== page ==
“As globalisation progresses and international borders continue to blur, diversity of demographics in most OECD countries at least is increasing through osmosis, and I’m sure the current worldwide labour shortage is having a positive influence.
“With one in four of Australia’s 26 million people born overseas, we have become one of the most multicultural societies in the world, identifying with more than 270 ancestries.
“While this statistic is impressive, the overall inclusiveness of a society is measured by much more than cultural diversity, and here we lack substance.
“Statistics are being collected and compare matters such as outgroup violence, political representation, income equality, anti-discrimination laws, rates of incarceration and immigration / asylum policies.”
Built form facilitating inclusion
Mr Fasher believes that to make a realisable and measurable change to inclusivity in our city planning and building, we need to step back and understand the role the built place plays in influencing real, on-the-ground inclusive outcomes.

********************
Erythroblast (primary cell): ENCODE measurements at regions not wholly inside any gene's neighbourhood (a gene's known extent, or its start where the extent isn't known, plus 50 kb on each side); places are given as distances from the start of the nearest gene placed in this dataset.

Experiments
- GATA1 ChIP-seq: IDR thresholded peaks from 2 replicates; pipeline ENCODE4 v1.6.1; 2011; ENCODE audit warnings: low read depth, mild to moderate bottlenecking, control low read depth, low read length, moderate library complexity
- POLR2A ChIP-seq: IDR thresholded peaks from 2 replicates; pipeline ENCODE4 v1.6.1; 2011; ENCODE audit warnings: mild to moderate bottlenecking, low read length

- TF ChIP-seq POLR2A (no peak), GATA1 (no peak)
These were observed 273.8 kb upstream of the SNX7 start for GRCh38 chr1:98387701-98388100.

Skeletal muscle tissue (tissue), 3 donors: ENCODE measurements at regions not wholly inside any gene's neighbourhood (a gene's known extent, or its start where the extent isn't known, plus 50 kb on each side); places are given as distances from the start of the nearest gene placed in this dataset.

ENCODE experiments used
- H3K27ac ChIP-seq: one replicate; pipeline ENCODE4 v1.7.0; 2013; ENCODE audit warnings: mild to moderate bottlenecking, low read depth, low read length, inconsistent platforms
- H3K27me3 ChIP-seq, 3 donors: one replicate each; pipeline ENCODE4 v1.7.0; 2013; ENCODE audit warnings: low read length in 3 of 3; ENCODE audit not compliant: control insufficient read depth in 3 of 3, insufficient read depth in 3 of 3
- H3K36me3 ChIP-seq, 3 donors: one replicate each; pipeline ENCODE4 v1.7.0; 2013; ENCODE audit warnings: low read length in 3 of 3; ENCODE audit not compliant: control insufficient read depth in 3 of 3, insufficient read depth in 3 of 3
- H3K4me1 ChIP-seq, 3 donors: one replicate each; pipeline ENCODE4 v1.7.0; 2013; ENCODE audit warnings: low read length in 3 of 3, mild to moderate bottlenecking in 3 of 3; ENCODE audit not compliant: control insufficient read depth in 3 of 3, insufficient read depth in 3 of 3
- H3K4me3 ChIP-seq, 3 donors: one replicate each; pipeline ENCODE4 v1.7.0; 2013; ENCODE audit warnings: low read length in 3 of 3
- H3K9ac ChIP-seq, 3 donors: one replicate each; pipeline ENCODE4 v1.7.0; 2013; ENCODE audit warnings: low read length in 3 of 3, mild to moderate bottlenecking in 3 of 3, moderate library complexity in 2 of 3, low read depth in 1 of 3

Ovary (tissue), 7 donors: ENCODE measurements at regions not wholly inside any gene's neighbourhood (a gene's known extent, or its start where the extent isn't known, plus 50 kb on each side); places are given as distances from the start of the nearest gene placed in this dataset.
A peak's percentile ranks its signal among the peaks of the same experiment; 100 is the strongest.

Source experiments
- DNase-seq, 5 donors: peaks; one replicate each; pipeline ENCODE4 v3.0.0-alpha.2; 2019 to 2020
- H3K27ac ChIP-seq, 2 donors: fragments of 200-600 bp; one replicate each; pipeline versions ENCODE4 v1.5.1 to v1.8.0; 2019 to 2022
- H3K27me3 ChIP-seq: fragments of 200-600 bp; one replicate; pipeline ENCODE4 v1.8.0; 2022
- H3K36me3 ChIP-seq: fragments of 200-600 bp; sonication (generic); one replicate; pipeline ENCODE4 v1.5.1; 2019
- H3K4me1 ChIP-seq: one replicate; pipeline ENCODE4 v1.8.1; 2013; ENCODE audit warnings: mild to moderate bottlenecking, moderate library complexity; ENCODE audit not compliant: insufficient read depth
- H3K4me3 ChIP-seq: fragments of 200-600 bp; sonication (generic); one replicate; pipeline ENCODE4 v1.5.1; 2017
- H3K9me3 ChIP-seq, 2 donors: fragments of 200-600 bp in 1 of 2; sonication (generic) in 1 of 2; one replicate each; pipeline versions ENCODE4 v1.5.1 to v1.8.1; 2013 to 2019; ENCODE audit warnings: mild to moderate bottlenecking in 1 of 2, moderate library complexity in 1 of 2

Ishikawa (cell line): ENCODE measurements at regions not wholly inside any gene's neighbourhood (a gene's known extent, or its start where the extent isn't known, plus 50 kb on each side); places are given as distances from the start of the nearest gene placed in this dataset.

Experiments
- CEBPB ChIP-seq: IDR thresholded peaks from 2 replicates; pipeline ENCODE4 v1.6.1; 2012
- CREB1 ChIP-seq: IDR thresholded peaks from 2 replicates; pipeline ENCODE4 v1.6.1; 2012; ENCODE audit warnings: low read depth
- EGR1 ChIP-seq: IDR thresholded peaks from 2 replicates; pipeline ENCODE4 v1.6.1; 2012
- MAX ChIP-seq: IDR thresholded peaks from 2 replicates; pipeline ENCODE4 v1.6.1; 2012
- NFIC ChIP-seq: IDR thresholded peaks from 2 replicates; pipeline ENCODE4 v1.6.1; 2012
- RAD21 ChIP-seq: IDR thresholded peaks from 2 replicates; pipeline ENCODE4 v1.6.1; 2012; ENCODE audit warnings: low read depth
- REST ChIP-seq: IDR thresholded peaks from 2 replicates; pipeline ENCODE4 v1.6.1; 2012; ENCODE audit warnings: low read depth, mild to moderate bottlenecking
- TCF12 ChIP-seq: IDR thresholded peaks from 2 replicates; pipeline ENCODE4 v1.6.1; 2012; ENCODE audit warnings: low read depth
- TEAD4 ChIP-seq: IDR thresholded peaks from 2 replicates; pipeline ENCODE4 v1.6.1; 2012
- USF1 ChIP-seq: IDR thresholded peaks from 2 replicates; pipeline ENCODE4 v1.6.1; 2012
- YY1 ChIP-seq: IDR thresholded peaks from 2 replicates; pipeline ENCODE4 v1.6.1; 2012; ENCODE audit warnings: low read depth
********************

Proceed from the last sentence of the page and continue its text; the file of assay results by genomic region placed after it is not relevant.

“While matters such as transport accessibility, density and the age-old height and parking debates are important, perhaps more time and attention needs to be spent on the integration of key city-making infrastructure that supports contemporary government policy that will influence the quality of life for all of its citizens, such as resolving housing affordability in a meaningful way,” Mr Fasher said.
Professor Florida supports this sentiment and adds that there is only so much land in cities, and the people who can afford to, bid up the prices in the best locations.
“The result is a non-virtuous circle in which the richest get the best public assets too—the amenities like restaurants and stores, the best transit connections, the great schools, the nice architecture and so on, and everybody else is forced to the margins,” Prof Florida said.